You know what the big thing is in the data analysis world—"Big Data." Big, big, big, very big data. Massive data. ENORMOUS data. Data that is just brain-bendingly big. Data so big that we need globally interconnected supercomputers that haven't even been built yet just to contain one one-billionth of it. That's the kind of big data everybody's so excited about.  Whatever. There's no denying that... Continue Reading
I recently guest lectured for an applied regression analysis course at Penn State. Now, before you begin making certain assumptions—because as any statistician will tell you, assumptions are important in regression—you should know that I have no teaching experience whatsoever, and I’m not much older than the students I addressed. I’m just 5 years removed from my undergraduate days at Virginia Tech,... Continue Reading
Repeated measures designs don’t fit our impression of a typical experiment in several key ways. When we think of an experiment, we often think of a design that has a clear distinction between the treatment and control groups. Each subject is in one, and only one, of these non-overlapping groups. Subjects who are in a treatment group are exposed to only one type of treatment. This is the... Continue Reading
When I started out on the blog, I spent some time showing some data sets that would be easy to illustrate statistical concepts. It’s easier to show someone how something works with something familiar than with something they’ve never thought about before. Need a quick illustration to share with someone about how to summarize a variable in Minitab? See if they have a magazine on their desk, and... Continue Reading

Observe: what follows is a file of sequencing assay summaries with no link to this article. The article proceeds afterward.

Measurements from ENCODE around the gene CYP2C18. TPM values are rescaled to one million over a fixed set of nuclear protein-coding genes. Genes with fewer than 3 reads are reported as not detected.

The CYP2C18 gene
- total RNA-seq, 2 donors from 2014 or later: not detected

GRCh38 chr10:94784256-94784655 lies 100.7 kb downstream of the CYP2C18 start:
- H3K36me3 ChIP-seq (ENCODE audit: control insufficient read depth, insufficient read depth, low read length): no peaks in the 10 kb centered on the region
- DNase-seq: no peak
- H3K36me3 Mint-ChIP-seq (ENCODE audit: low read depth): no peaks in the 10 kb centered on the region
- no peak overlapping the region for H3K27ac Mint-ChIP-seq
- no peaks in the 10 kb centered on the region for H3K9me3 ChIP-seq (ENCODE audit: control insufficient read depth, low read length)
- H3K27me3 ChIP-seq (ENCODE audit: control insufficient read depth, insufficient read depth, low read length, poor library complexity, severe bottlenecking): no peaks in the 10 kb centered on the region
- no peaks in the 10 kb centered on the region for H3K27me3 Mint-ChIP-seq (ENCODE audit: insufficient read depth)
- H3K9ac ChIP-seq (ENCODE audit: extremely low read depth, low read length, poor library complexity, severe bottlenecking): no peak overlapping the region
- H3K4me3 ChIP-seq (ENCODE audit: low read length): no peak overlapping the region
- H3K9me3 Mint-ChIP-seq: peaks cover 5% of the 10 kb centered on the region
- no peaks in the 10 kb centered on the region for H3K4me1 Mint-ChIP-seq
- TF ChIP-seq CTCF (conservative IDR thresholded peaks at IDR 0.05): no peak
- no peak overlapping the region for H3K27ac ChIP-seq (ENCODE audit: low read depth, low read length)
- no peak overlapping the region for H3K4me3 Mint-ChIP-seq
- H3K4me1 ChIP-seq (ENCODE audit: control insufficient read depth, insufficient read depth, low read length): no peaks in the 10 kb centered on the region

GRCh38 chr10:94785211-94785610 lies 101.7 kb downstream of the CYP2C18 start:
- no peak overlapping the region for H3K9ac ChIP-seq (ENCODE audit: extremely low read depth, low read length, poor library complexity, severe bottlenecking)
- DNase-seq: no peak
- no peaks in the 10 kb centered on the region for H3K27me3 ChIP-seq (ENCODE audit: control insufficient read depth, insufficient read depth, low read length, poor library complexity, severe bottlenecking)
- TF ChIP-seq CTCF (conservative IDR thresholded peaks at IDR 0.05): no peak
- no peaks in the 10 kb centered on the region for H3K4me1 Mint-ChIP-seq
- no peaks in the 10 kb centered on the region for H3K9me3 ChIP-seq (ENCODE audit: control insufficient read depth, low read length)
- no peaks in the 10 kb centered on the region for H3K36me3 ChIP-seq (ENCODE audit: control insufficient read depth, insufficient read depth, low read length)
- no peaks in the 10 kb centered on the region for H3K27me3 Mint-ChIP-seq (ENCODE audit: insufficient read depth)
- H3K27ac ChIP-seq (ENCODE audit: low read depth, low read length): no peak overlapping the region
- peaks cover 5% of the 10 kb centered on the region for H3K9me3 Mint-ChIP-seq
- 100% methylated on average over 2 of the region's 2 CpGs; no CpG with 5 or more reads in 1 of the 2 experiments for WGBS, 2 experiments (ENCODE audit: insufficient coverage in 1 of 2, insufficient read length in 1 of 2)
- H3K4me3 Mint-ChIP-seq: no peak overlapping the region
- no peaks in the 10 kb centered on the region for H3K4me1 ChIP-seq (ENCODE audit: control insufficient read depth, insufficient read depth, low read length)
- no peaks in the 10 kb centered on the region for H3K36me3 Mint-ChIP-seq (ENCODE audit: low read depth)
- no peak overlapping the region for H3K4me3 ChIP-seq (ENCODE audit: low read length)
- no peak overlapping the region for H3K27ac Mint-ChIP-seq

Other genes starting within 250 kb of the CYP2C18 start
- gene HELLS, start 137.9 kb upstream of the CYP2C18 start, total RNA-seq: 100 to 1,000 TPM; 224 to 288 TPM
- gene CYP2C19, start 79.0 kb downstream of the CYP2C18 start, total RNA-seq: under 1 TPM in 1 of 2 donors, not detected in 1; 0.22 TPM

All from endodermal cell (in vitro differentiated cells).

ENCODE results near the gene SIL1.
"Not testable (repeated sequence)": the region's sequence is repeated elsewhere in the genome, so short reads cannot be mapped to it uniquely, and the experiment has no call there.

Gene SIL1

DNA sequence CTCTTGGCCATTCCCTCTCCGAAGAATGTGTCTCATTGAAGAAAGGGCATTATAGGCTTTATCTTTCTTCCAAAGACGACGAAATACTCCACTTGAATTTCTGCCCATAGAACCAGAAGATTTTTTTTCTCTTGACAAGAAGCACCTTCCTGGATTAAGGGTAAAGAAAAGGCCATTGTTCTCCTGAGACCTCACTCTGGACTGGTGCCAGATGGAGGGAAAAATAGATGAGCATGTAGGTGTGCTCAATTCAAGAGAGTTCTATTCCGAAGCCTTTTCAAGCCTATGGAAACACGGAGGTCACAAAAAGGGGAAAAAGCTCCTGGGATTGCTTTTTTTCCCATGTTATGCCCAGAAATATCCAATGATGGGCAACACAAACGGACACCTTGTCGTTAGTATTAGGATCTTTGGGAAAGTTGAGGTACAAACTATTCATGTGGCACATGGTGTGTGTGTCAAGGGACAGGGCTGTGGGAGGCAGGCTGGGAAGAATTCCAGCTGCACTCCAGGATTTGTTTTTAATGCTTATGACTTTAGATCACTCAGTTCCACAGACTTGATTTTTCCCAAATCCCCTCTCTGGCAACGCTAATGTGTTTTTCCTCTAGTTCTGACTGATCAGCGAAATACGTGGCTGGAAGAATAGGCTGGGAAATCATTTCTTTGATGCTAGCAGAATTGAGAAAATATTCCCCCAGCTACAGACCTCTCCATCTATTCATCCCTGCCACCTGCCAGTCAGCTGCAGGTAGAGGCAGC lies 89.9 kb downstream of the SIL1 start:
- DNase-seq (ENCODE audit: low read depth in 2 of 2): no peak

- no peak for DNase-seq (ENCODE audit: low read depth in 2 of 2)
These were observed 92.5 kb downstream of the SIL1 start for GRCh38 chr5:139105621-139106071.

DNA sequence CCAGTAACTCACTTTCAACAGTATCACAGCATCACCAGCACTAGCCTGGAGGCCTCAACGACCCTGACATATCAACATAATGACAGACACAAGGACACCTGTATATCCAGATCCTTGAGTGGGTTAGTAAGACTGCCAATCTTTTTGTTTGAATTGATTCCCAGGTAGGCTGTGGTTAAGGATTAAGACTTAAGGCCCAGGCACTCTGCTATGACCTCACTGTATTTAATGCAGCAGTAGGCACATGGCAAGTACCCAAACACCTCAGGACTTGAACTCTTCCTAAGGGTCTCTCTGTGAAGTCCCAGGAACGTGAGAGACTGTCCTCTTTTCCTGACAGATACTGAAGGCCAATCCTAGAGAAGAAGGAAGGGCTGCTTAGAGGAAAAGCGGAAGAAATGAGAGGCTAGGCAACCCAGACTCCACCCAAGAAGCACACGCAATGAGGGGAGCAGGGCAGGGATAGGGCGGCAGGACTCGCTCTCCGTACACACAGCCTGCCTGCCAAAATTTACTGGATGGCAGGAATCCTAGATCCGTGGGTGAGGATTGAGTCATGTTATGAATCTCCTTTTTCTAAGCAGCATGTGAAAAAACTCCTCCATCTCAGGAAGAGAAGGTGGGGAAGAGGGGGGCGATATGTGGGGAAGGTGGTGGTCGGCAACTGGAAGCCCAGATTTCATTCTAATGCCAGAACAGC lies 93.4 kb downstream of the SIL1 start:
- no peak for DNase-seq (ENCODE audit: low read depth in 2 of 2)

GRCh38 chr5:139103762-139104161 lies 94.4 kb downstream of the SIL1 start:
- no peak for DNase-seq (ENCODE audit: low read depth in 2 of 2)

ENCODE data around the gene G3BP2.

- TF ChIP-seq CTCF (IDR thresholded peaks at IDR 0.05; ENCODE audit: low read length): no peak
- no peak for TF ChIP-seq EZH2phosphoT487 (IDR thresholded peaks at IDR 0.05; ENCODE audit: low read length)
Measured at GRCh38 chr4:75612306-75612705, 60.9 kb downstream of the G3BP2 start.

by Colin Courchesne, guest blogger, representing his Governor's School research team.   High-level research opportunities for high school students are rare; however, that was just what the New Jersey Governor’s School of Engineering and Technology provided.  Bringing together the best and brightest rising seniors from across the state, the Governor’s School, or GSET for short, tasks teams of... Continue Reading
Statisticians say the darndest things. At least, that's how it can seem if you're not well-versed in statistics.  When I began studying statistics, I approached it as a language. I quickly noticed that compared to other disciplines, statistics has some unique problems with terminology, problems that don't affect most scientific and academic specialties.  For example, dairy science has a highly... Continue Reading
Just 100 years ago, very few statistical tools were available and the field was largely unknown. Since then, there has been an explosion of tools available, as well as ever-increasing awareness and use of statistics.   While most readers of the Minitab Blog are looking to pick up new tools or improve their use of commonly-applied ones, I thought it would be worth stepping back and talking about one... Continue Reading
If you've read the first two parts of this tale, you know it started when I published a post that involved transforming data for capability analysis. When an astute reader asked why Minitab didn't seem to transform the data outside of the capability analysis, it revealed an oversight that invalidated the original analysis.  I removed the errant post. But to my surprise, the reader who helped me... Continue Reading
Last time, I told you how I had double-checked the analysis in a post that involved running the Johnson transformation on a set of data before doing normal capability analysis on it. A reader asked why the transformation didn't work on the data when you applied it outside of the capability analysis.  I hadn't tried transforming the data that way, but if the transformation worked when performed as... Continue Reading
I don't like the taste of crow. That's a shame, because I'm about to eat a huge helping of it.  I'm going to tell you how I messed up an analysis. But in the process, I learned some new lessons and was reminded of some older ones I should remember to apply more carefully.  This Failure Starts in a Victory My mistake originated in the 2015 Triple Crown victory of American Pharoah. I'm no... Continue Reading